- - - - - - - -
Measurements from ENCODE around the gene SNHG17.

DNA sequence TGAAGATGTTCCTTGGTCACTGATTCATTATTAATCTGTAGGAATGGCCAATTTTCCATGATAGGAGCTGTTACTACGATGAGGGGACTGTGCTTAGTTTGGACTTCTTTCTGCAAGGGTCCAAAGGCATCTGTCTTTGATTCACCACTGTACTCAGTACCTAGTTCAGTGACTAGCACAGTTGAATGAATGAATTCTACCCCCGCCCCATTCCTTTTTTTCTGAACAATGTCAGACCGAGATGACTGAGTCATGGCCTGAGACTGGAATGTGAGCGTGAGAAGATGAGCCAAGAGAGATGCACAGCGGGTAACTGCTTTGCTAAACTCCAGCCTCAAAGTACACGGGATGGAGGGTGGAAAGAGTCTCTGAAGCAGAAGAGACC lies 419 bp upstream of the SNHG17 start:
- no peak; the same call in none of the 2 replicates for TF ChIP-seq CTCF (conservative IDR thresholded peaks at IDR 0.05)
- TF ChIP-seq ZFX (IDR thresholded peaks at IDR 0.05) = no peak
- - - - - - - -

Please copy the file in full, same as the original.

Measurements from ENCODE around the gene SNHG17.

DNA sequence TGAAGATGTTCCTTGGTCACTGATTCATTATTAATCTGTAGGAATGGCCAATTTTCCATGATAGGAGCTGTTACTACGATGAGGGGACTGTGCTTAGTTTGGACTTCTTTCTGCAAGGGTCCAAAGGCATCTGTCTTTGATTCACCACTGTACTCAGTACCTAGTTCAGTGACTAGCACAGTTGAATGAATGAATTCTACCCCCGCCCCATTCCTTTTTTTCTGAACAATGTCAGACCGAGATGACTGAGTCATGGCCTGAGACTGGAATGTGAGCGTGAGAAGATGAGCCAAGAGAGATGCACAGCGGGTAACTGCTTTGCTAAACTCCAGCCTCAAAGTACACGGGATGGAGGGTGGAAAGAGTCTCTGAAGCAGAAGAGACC lies 419 bp upstream of the SNHG17 start:
- no peak; the same call in none of the 2 replicates for TF ChIP-seq CTCF (conservative IDR thresholded peaks at IDR 0.05)
- TF ChIP-seq ZFX (IDR thresholded peaks at IDR 0.05) = no peak